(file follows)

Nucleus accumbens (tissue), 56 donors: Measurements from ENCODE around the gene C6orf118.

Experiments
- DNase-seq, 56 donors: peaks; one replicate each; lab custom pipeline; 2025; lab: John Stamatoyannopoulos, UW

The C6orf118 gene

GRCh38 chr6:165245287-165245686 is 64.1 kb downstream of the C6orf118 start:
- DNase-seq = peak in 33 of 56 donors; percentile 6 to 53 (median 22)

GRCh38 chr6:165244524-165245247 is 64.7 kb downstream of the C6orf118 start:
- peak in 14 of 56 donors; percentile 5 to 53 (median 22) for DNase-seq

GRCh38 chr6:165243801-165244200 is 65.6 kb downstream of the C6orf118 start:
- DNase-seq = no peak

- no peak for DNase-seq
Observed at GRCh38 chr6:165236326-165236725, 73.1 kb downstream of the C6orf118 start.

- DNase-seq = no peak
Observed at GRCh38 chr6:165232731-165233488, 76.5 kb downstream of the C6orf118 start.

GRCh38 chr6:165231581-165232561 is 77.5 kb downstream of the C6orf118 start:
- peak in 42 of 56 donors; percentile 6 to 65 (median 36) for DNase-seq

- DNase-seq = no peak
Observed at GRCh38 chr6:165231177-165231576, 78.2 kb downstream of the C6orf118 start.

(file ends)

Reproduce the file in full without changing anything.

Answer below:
Nucleus accumbens (tissue), 56 donors: Measurements from ENCODE around the gene C6orf118.

Experiments
- DNase-seq, 56 donors: peaks; one replicate each; lab custom pipeline; 2025; lab: John Stamatoyannopoulos, UW

The C6orf118 gene

GRCh38 chr6:165245287-165245686 is 64.1 kb downstream of the C6orf118 start:
- DNase-seq = peak in 33 of 56 donors; percentile 6 to 53 (median 22)

GRCh38 chr6:165244524-165245247 is 64.7 kb downstream of the C6orf118 start:
- peak in 14 of 56 donors; percentile 5 to 53 (median 22) for DNase-seq

GRCh38 chr6:165243801-165244200 is 65.6 kb downstream of the C6orf118 start:
- DNase-seq = no peak

- no peak for DNase-seq
Observed at GRCh38 chr6:165236326-165236725, 73.1 kb downstream of the C6orf118 start.

- DNase-seq = no peak
Observed at GRCh38 chr6:165232731-165233488, 76.5 kb downstream of the C6orf118 start.

GRCh38 chr6:165231581-165232561 is 77.5 kb downstream of the C6orf118 start:
- peak in 42 of 56 donors; percentile 6 to 65 (median 36) for DNase-seq

- DNase-seq = no peak
Observed at GRCh38 chr6:165231177-165231576, 78.2 kb downstream of the C6orf118 start.